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Fka Twigs' "Magdalene"

Image shows FKA Twigs
FKA twigs | photo by Ronan Mckenzie for Pitchfork

On Nov. 8, Tahliah Debrett Barnett, under the pseudonym FKA twigs, released her second full-length album MAGDALENE through Young Turks, her first release since her 2015 EP M3LL155X ,and her first full-length release since 2014’s LP1.

At age 17, Barnett got her start as a back-up dancer in music videos for musicians like Kylie Minogue and Jessie J, a past she has addressed in her 2014 track “Video Girl.” In an interview with Pitchfork, Barnett addressed her mild disappointment in being recognized mainly for her back-up dancing instead of for her music: “I would go out, and somebody would be like, ‘Oh, I recognize you!’ I’d hope it was because they’d heard my music, but they’d say, ‘Are you that girl from the Jessie J video?’”

When Barnett debuted her first project EP1 in 2012, she ceased her work as a back-up dancer. Initially, she took a break from dancing, but eventually felt comfortable re-incorporating it into her own work. “I always felt quite calm on stage, because I know that, when I do my own shows, people have actually come to see me,” Barnett told Pitchfork. MAGDALENE feels less spacious than her first LP, with Barnett taking risks vocally and melodically and nearly-every second is dripping with substance to be unpacked. A co-producer on the album, Barnett takes the trap-inspired rhythms she has always utilized and amplifies them on this album.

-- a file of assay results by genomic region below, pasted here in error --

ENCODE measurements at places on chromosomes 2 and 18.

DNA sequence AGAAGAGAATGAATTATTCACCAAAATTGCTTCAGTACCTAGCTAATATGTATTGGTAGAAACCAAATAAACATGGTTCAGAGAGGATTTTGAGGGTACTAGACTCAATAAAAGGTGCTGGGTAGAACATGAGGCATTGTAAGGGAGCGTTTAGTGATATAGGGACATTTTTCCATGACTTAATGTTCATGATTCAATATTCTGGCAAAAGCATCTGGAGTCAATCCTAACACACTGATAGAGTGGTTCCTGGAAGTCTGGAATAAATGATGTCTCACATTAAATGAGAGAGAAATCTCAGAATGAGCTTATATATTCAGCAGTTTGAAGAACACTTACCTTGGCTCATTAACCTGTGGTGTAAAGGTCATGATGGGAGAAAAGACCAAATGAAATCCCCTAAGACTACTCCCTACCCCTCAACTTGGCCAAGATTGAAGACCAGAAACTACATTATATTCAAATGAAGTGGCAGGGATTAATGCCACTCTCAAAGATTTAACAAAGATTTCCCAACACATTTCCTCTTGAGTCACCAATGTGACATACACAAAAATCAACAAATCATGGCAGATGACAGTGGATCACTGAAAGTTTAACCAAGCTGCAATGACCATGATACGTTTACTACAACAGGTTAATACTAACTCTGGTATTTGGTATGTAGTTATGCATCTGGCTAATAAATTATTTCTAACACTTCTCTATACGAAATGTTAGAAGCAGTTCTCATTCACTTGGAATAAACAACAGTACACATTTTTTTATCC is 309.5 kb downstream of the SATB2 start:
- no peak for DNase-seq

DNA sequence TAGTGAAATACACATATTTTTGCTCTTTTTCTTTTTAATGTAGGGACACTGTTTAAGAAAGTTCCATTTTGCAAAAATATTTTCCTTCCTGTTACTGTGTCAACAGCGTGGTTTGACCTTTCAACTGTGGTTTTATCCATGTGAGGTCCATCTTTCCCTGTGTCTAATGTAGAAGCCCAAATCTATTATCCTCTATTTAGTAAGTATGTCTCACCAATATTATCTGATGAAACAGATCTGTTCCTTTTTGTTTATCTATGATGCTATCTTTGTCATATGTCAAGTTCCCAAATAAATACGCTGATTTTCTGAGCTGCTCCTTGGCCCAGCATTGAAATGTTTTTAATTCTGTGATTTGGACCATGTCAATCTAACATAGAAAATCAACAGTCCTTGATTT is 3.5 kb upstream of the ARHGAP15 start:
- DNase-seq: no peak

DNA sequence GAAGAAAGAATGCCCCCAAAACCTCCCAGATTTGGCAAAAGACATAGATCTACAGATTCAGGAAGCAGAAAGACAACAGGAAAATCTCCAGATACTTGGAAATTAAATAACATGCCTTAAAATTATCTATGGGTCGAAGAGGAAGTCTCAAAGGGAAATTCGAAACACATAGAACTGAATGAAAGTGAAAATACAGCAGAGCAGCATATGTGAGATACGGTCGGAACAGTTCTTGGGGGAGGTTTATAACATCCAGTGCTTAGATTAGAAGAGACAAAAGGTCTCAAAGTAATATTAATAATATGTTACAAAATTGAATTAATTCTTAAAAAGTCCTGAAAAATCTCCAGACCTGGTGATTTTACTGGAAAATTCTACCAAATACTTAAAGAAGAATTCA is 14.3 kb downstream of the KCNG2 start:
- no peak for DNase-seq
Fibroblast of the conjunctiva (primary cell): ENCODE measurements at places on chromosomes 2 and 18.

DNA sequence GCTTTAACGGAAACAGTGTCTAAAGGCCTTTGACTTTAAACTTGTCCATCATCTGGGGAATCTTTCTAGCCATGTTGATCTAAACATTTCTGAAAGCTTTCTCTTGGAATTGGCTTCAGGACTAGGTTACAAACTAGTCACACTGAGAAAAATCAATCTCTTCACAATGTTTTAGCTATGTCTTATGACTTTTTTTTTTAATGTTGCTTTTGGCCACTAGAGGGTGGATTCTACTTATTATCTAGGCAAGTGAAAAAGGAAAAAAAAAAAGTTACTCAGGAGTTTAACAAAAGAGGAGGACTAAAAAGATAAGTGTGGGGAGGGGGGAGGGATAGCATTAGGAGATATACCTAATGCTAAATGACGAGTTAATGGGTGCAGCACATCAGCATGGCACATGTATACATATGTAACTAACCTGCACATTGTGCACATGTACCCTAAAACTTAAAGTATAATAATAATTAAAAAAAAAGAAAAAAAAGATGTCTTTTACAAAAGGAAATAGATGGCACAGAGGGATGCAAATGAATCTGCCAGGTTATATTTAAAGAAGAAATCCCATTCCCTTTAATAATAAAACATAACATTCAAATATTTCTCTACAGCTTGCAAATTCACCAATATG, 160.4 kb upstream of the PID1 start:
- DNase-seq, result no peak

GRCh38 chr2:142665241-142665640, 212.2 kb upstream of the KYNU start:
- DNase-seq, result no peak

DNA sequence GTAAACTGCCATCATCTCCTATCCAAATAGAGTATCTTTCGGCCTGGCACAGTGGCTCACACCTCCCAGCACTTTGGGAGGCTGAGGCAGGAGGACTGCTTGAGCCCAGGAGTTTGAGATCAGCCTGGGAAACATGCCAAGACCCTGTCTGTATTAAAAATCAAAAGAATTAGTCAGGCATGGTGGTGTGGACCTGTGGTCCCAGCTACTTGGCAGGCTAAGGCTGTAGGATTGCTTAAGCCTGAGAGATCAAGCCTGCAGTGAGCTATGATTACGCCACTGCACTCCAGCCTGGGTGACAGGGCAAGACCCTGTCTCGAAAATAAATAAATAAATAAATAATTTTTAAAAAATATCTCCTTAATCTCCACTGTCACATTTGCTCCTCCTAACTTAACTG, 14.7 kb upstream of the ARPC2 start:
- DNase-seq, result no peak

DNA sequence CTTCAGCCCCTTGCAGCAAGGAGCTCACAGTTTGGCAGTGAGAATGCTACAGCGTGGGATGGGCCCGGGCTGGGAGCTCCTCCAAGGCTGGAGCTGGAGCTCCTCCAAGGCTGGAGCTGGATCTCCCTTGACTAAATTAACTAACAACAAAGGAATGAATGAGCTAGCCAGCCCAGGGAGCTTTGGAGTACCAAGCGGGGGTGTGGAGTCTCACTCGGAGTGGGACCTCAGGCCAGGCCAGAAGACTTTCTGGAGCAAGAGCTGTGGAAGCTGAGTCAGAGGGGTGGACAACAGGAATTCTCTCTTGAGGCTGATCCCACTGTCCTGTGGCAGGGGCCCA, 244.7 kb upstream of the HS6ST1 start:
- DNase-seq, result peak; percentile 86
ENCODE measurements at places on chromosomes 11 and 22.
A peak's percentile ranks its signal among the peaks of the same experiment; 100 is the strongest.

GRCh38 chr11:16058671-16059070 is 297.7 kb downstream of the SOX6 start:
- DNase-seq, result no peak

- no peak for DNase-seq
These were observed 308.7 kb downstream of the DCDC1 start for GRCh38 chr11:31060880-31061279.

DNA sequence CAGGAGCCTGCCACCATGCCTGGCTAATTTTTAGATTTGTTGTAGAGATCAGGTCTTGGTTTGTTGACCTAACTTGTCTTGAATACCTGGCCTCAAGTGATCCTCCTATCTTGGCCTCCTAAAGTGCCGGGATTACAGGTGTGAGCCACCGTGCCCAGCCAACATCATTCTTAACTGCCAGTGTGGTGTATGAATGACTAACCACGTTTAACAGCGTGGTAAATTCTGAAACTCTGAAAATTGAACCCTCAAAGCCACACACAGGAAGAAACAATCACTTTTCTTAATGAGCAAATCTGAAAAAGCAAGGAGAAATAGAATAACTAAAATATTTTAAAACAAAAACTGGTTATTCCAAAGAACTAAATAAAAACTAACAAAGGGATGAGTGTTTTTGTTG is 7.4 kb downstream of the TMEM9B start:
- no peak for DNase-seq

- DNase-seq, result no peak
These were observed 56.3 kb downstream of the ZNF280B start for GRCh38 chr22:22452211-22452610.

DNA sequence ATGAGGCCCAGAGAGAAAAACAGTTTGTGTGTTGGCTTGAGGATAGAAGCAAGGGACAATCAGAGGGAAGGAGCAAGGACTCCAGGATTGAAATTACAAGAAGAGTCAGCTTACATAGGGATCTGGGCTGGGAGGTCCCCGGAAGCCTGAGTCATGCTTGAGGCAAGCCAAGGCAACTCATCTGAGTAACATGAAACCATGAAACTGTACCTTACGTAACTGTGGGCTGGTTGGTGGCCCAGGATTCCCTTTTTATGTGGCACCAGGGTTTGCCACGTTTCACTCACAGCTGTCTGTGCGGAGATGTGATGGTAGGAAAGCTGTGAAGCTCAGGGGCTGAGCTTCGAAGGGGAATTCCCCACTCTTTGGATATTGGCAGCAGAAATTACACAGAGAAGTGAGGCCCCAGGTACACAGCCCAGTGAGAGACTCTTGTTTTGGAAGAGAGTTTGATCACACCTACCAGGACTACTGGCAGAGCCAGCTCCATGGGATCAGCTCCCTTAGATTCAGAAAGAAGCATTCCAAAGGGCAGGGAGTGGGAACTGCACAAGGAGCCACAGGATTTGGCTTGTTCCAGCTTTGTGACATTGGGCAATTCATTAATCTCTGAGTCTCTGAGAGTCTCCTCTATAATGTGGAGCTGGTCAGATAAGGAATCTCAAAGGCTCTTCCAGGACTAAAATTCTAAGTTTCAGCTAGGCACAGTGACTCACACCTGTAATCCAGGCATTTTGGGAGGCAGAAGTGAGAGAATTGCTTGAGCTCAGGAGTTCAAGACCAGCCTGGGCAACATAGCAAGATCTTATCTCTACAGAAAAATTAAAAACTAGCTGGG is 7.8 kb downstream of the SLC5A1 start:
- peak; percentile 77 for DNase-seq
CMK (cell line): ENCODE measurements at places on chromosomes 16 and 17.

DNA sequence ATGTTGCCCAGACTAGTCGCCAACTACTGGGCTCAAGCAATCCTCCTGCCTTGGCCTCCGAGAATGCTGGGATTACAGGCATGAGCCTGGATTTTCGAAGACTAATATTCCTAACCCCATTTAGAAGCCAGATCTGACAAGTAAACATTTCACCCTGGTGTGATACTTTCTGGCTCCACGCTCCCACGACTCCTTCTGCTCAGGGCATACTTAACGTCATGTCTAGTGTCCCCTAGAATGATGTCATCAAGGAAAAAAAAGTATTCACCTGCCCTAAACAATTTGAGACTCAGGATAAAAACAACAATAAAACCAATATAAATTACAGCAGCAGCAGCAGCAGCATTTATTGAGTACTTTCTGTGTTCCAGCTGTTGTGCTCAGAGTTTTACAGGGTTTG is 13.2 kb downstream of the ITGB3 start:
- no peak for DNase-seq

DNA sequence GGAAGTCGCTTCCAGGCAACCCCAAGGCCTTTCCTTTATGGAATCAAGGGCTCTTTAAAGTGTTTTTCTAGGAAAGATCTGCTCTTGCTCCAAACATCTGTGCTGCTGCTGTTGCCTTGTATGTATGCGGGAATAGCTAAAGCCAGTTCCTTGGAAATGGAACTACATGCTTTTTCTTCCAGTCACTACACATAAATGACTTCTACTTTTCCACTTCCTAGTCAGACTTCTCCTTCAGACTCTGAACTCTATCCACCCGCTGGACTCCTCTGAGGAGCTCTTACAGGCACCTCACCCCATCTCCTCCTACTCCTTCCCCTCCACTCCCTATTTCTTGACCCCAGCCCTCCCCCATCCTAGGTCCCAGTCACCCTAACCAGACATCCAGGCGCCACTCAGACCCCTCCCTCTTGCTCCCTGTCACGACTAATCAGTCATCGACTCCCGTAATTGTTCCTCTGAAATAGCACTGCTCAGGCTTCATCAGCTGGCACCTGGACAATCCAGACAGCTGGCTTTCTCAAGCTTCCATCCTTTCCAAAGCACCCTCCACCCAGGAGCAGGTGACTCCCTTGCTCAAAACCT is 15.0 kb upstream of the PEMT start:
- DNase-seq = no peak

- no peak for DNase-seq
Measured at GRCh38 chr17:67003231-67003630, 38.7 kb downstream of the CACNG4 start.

MAGDALENE is also far more personal than Barnett’s previous releases. LP1 tackled abstractly the concepts of lust, love and heartbreak, with the only personal topic being her past as a back-up dancer in “Video Girl.” MAGDALENE, however, seems to extensively address the devolution of her relationship with actor Robert Pattinson, during which Barnett was tossed into the public eye.

The album begins with the ethereal, gut-wrenching opener “thousand eyes,” in which Barnett sets the tone for the rest of the album by subtly addressing the public attention that came with her relationship with Pattinson (“If I walk out the door / it starts our last goodbye / If you don’t pull me back / it wakes a thousand eyes”). To Spotify, Barnett stated that “I thought, writing this, that if I was anything less than perfect I was going to be completely torn apart publicly.” Barnett’s voice is at her most graceful and beautiful here, with her vocals intricately layered throughout with the sparse background melody.

MAGDALENE then transitions to “home with you,” equal parts chaotic and beautiful, transitioning from distorted, almost-unnerving vocals and frenzied trap beats in the verses to a piano-ballad chorus with clear vocals. This masterfully mimics the real-life inspiration behind the song, with Barnett dealing with her fibroid tumors (“Breathe in, breathe out, pain / No, no Novocaine / still maintain my grace”) while her relationship is being unknowingly neglected (“I didn’t know that you were lonely / if you’d have just told me, I’d be home with you”).